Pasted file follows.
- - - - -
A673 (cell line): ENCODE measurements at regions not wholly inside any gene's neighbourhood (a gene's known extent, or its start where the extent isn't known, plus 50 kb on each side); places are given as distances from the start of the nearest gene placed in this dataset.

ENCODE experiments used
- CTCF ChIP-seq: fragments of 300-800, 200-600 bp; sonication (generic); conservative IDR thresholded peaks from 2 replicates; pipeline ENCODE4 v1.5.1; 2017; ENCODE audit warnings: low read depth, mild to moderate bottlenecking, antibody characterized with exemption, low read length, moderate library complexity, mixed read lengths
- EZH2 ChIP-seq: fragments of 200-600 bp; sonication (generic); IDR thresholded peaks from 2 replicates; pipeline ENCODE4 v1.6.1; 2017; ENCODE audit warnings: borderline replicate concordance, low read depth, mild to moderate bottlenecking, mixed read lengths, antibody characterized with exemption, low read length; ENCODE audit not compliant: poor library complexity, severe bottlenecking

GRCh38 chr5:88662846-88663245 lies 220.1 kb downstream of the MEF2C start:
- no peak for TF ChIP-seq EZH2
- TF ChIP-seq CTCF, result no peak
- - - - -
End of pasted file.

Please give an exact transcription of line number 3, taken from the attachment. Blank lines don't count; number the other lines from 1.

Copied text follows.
- CTCF ChIP-seq: fragments of 300-800, 200-600 bp; sonication (generic); conservative IDR thresholded peaks from 2 replicates; pipeline ENCODE4 v1.5.1; 2017; ENCODE audit warnings: low read depth, mild to moderate bottlenecking, antibody characterized with exemption, low read length, moderate library complexity, mixed read lengths